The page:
Do also think about adding these other changes to the bill as well, either at this time or in the next couple of years. Criminal Justice Reform will take a lot of work to get right. I would like these changes to be made when possible.

  103. I support this bill without any amendments to weaken it. Thanks for taking steps forward in fixing the broken criminal justice system.

  104. I hope very much that this bill passes without any amendments. I am a Massachusetts resident and fully support this legislation!

  105. The level of incarceration in this country is a national disgrace. We must ask ourselves “what kind of country are we that we put in prison a larger portion of our citizens than any other country and where there are private companies that make a profit from it!” Plus we use
    long term solitary confinement which is a form of TORTURE!
    Yes, I am for this bill.

  106. Senator Brownsberger-I am grateful for your leadership on CJ Reform. I am asking that you consider taking up Senate 1090 and 1091 as part of your comprehensive reform bill. These bills would prevent the unnecessary arrest and incarceration of people with behavioral health disorders by giving municipal police officers in all 351 cites and towns in the Commonwealth access to evidence-based training programs on best response to people with mental illness and substance use disorders. Upwards of 25% of 811 calls are related to someone experiencing a behavioral health crisis; let’s give our police officers the tools they need to keep people safe, healthy and connected to needed services in their communities. Very truly yours, June Binney

  107. I support your vote for the criminal justice reform omnibus bill, S.2170, without any amendments that would compromise its goals. I also request that you support any amendments that would further improve the conditions of solitary confinement. Your leadership on this long-overdue reform is of critical importance!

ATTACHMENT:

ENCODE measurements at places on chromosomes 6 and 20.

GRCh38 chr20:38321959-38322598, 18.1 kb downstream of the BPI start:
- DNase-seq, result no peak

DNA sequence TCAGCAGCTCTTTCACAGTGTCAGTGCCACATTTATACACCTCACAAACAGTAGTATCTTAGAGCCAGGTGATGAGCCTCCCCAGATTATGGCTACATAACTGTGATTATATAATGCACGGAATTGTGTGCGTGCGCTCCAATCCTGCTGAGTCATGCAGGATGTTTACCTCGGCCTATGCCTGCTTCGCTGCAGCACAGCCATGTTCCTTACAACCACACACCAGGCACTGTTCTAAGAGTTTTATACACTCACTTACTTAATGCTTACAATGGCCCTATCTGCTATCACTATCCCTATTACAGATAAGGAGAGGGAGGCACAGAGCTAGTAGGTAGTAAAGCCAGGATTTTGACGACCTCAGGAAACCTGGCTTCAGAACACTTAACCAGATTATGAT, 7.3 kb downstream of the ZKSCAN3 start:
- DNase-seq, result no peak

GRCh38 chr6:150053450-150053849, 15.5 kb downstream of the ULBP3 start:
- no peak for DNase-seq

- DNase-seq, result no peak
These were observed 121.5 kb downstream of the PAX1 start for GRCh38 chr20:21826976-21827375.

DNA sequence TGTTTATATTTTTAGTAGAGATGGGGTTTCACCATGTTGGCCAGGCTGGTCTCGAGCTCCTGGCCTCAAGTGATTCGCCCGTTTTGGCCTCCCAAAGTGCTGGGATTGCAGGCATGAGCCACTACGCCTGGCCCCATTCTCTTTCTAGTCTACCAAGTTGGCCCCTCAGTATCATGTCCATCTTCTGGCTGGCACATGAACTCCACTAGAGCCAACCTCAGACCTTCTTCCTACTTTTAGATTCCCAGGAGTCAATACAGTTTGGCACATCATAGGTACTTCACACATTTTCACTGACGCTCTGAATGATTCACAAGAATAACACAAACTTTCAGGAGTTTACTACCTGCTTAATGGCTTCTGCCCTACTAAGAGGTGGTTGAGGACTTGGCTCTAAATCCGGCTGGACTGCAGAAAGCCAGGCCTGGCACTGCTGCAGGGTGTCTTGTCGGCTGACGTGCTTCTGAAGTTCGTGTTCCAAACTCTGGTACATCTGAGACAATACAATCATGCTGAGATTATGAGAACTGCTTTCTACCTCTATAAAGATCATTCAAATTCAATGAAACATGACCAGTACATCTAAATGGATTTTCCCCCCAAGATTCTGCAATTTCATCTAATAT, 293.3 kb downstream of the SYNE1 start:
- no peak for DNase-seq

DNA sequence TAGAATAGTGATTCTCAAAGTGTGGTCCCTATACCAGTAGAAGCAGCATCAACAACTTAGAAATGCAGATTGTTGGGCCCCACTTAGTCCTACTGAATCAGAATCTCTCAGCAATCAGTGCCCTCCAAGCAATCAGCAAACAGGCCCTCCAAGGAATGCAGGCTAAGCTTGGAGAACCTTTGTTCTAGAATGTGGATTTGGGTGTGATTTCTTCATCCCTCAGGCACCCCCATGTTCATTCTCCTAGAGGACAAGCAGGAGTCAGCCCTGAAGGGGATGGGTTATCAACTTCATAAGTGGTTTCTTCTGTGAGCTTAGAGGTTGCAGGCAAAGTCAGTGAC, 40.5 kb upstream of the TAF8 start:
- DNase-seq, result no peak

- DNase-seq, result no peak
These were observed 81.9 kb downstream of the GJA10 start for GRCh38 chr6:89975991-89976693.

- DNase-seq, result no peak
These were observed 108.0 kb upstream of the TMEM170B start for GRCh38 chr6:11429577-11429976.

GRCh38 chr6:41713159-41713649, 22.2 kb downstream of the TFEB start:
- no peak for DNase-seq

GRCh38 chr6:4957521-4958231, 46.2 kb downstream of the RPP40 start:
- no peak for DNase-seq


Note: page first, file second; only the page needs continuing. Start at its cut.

108. I fully support your efforts to pass comprehensive criminal justice reform in Massachusettts. My Quaker Meeting has presented a statement of support to the Judiciary Committee. Our colleagues at the UU church of Arlington say this is a once in a generation chance to pass such legislation.

  109. This bill is long overdue and makes sense. Its time to overall the system so that it works to keep people out of prison instead being a system that seems to be designed to make incarceration a way of life. I fully support it and would also support amendments to further improve conditions of solitary confinement.

    Thank you!

  110. I thoroughly support this bill. There are far too many people in prison in this country and in MA. And we spend far too much tax money on prisons. Few people are improved by time in prison and minorities are way over-represented among prpisonerw.

  111. I am so glad to see such a good bill, I hope it will be voted on in the next week or so without any amendments to weaken it. It is such a hopeful document for young people and for poor people. We don’t get a lot of good news these days. Thank you for this very GOOD NEWS.

    Sharon Kennedy, Medford, Mass.

  112. I applaud this bill and urge the legislature to fully support it!

    As a physician who takes care of a community ravaged by the opioid epidemic, I believe strongly in the need to replace incarceration with treatment for addiction.